July 22, 2021: At least 25 people have been killed in China’s flood-hit central province of Henan, with a dozen standing in a subway line in its capital, Zhengzhou, and more rain is forecast in the region.
About 100,000 people have been evacuated in Jhangzhou, an industrial and transportation hub of China, where rail and road routes were cut off. Dams and reservoirs have raised warning levels and thousands of troops are taking part in rescue efforts in the province.
Twelve people were killed and more than 500 were evacuated after the subway tunnel flooded, state media reported, while social media photos showed train passengers drowning in deep chest water in the dark. Is shown and a station is dropped into a large gray pond.
A resident, Goo, said he had to spend the night at his office. “That’s why so many people took the subway, and this tragedy happened.” Heavy rains since last weekend have killed at least 25 people, with seven missing, officials told a news conference on Wednesday.
More rain is forecast in Henan over the next three days, and the People’s Liberation Army of China has sent more than 5,700 troops and personnel to help with the search and rescue. From Saturday to Tuesday, Zhengzhou received 617.1 mm (24.3 inches) of rain, while its annual average is 640.8 mm (25.2 inches).
The Zhengzhou Meteorological Bureau said the level of three days of rain was “only once in a thousand years”. Scientists told Reuters that, like the recent heatwaves in the United States and Canada and the severe floods in Western Europe, the rains in China were certainly linked to global warming.
“Such extreme weather conditions are more likely in the future,” said Johnny Chen, a professor of environmental science at Hong Kong City University. “Governments need to develop strategies to embrace such changes,” he added, referring to city, provincial and national level officials.
Many train services were suspended in Henan, a logistics center with a population of about 100 million. Highways have also been closed and flights have been delayed or canceled. As of Wednesday, media reported that hundreds of passengers stranded on the train had run out of food and water supplies that had stopped just two days earlier outside Zhengzhou.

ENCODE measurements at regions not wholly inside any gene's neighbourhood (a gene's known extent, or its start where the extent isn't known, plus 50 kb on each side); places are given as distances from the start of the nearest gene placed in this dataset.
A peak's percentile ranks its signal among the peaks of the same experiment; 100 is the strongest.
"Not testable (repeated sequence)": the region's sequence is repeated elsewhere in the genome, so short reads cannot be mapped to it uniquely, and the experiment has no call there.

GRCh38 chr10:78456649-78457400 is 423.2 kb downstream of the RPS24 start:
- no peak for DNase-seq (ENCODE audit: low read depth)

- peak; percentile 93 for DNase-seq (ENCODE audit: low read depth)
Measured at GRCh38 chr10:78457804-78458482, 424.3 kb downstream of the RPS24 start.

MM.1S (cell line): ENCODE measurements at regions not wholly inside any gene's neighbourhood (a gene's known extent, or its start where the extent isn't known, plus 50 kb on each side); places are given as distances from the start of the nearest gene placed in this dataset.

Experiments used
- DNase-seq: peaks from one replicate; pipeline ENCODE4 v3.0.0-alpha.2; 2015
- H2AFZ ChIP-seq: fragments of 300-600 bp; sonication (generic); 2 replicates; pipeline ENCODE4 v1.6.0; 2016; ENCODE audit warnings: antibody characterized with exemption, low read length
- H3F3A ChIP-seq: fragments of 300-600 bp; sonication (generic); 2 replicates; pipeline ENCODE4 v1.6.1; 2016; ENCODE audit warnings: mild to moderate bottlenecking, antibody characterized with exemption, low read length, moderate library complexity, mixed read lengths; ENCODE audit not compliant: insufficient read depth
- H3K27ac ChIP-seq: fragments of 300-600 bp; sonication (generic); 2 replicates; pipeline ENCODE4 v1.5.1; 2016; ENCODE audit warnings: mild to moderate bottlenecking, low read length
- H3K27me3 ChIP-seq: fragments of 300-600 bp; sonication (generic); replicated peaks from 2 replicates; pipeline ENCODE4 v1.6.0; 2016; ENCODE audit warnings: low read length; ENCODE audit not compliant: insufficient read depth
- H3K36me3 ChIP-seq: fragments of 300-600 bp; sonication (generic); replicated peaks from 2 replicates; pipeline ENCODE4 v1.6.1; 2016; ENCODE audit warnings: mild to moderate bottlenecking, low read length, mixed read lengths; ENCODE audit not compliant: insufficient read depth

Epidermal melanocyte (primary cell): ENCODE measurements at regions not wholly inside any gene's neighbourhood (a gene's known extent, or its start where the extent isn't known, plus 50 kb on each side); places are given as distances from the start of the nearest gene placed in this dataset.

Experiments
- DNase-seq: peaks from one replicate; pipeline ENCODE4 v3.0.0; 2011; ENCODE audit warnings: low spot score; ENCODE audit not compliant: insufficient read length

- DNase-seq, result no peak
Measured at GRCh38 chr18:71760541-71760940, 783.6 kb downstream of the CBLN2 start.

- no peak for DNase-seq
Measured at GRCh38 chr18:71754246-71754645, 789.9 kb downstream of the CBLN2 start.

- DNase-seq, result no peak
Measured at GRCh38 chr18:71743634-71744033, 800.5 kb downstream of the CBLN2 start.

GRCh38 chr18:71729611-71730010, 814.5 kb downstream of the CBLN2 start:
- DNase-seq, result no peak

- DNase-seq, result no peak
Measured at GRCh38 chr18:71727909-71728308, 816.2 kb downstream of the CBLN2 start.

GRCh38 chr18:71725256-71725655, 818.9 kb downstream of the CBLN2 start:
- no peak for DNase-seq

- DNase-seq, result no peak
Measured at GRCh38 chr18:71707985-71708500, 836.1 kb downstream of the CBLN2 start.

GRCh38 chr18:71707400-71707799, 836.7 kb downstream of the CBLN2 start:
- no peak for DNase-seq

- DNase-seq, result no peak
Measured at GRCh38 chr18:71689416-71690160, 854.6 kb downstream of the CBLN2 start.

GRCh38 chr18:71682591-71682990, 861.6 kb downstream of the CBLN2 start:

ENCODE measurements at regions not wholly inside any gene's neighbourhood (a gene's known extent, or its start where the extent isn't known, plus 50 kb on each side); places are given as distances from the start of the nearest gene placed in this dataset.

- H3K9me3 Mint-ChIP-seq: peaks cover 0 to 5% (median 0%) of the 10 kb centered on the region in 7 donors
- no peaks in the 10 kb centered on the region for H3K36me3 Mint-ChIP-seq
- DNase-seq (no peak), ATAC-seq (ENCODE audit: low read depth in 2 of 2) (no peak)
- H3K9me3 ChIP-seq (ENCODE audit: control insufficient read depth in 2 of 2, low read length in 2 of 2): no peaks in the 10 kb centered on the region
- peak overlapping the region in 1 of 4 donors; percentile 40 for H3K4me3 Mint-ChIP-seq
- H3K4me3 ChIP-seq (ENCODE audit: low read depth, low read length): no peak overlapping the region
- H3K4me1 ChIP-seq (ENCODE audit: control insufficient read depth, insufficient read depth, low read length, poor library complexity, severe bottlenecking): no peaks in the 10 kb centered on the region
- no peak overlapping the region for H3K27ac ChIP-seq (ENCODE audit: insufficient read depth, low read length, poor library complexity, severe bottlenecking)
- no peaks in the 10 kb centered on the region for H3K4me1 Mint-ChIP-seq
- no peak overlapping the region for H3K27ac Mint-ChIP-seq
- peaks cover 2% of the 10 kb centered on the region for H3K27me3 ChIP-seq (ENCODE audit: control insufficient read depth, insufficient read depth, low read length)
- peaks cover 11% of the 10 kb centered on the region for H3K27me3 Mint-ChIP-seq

Roads in a dozen cities in the province were flooded. “Flood prevention efforts have become very difficult,” President Xi Jinping said in a statement broadcast on state television. Dozens of reservoirs and dams broke.
Local officials said the rain caused a 20-meter breach at the Yahitan Dam in Luoyang City, west of Zhengzhou, and the dam could collapse at any moment. In Jhangzhou itself, where about 100,000 people have been evacuated, the Gojiazai reservoir was breached, but no dam has yet failed.
The region experienced power cut off in schools and hospitals.
Taiwan’s Foxconn, which operates a plant in China, Zhengzhou to produce iPhones for Apple, said the facility has not been directly affected. SEC Motor, China’s largest carmaker, warned of short-term effects on supplies at its plant, while Japan’s Nissan said production at its plant had been suspended. Schools and hospitals were mourned and flood victims took refuge in libraries, cinemas and museums.
“We have 200 people of all ages looking for temporary shelter,” said Wang, a staff member at the Zhangzhou Science and Technology Museum. “We provided them with instant noodles and hot water. They spent the night in a large auditorium.”
After the city’s largest hospital, ran out of power, and authorities raced to transport about 600 critically ill patients.
Neighboring Hebei Province issued a storm alert for some cities, including its capital, Shijiazhuang, warning of moderate to heavy rain from Wednesday.
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